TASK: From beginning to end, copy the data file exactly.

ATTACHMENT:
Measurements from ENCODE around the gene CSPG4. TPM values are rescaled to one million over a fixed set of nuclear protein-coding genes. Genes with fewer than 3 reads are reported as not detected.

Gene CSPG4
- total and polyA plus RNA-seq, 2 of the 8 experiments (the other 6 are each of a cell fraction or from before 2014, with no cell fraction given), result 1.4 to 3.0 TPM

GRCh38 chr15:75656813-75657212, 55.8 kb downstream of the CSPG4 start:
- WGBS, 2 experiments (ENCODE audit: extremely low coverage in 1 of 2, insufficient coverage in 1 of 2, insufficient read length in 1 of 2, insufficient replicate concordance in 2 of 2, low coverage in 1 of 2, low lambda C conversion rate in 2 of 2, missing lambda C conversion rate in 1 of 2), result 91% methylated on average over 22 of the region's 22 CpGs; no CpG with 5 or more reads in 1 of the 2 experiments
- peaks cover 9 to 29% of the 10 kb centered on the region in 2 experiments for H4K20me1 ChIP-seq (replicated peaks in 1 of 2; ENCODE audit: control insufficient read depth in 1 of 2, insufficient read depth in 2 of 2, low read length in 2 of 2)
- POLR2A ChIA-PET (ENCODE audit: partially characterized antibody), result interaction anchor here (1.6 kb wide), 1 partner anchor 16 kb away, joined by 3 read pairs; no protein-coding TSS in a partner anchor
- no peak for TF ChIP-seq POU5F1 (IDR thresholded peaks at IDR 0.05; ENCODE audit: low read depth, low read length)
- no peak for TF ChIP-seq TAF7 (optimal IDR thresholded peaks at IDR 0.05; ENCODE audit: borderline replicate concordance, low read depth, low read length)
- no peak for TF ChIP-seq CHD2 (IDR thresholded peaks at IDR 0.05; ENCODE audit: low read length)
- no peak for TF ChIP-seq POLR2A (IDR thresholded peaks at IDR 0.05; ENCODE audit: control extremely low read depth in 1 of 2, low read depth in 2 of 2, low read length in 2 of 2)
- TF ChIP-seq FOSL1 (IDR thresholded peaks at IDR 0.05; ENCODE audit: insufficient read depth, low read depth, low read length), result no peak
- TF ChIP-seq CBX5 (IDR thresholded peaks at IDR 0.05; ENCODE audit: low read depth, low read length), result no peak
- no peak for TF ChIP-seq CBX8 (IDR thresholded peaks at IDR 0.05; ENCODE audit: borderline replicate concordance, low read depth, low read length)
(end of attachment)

Measurements from ENCODE around the gene CSPG4. TPM values are rescaled to one million over a fixed set of nuclear protein-coding genes. Genes with fewer than 3 reads are reported as not detected.

Gene CSPG4
- total and polyA plus RNA-seq, 2 of the 8 experiments (the other 6 are each of a cell fraction or from before 2014, with no cell fraction given), result 1.4 to 3.0 TPM

GRCh38 chr15:75656813-75657212, 55.8 kb downstream of the CSPG4 start:
- WGBS, 2 experiments (ENCODE audit: extremely low coverage in 1 of 2, insufficient coverage in 1 of 2, insufficient read length in 1 of 2, insufficient replicate concordance in 2 of 2, low coverage in 1 of 2, low lambda C conversion rate in 2 of 2, missing lambda C conversion rate in 1 of 2), result 91% methylated on average over 22 of the region's 22 CpGs; no CpG with 5 or more reads in 1 of the 2 experiments
- peaks cover 9 to 29% of the 10 kb centered on the region in 2 experiments for H4K20me1 ChIP-seq (replicated peaks in 1 of 2; ENCODE audit: control insufficient read depth in 1 of 2, insufficient read depth in 2 of 2, low read length in 2 of 2)
- POLR2A ChIA-PET (ENCODE audit: partially characterized antibody), result interaction anchor here (1.6 kb wide), 1 partner anchor 16 kb away, joined by 3 read pairs; no protein-coding TSS in a partner anchor
- no peak for TF ChIP-seq POU5F1 (IDR thresholded peaks at IDR 0.05; ENCODE audit: low read depth, low read length)
- no peak for TF ChIP-seq TAF7 (optimal IDR thresholded peaks at IDR 0.05; ENCODE audit: borderline replicate concordance, low read depth, low read length)
- no peak for TF ChIP-seq CHD2 (IDR thresholded peaks at IDR 0.05; ENCODE audit: low read length)
- no peak for TF ChIP-seq POLR2A (IDR thresholded peaks at IDR 0.05; ENCODE audit: control extremely low read depth in 1 of 2, low read depth in 2 of 2, low read length in 2 of 2)
- TF ChIP-seq FOSL1 (IDR thresholded peaks at IDR 0.05; ENCODE audit: insufficient read depth, low read depth, low read length), result no peak
- TF ChIP-seq CBX5 (IDR thresholded peaks at IDR 0.05; ENCODE audit: low read depth, low read length), result no peak
- no peak for TF ChIP-seq CBX8 (IDR thresholded peaks at IDR 0.05; ENCODE audit: borderline replicate concordance, low read depth, low read length)